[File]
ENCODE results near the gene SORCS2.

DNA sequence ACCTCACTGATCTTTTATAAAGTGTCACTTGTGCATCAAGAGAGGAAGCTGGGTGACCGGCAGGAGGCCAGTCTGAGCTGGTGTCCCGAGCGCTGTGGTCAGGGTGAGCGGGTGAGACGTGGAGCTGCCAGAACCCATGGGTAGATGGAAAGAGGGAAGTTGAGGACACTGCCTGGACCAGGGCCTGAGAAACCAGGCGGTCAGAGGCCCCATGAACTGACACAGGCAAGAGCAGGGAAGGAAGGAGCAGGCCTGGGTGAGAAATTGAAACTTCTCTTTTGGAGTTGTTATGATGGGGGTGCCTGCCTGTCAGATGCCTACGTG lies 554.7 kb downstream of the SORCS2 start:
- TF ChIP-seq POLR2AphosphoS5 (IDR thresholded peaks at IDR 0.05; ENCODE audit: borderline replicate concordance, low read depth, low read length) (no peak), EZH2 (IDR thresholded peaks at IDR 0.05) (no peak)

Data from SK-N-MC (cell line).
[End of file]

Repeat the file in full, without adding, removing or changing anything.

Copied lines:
ENCODE results near the gene SORCS2.

DNA sequence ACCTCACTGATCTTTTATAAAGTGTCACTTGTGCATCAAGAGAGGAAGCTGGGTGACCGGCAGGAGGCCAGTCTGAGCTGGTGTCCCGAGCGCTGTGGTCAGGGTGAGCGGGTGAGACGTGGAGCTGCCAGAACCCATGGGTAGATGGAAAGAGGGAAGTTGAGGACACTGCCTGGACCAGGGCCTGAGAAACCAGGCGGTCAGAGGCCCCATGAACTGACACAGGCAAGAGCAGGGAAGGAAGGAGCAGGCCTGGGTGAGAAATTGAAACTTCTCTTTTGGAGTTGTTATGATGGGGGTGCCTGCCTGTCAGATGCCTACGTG lies 554.7 kb downstream of the SORCS2 start:
- TF ChIP-seq POLR2AphosphoS5 (IDR thresholded peaks at IDR 0.05; ENCODE audit: borderline replicate concordance, low read depth, low read length) (no peak), EZH2 (IDR thresholded peaks at IDR 0.05) (no peak)

Data from SK-N-MC (cell line).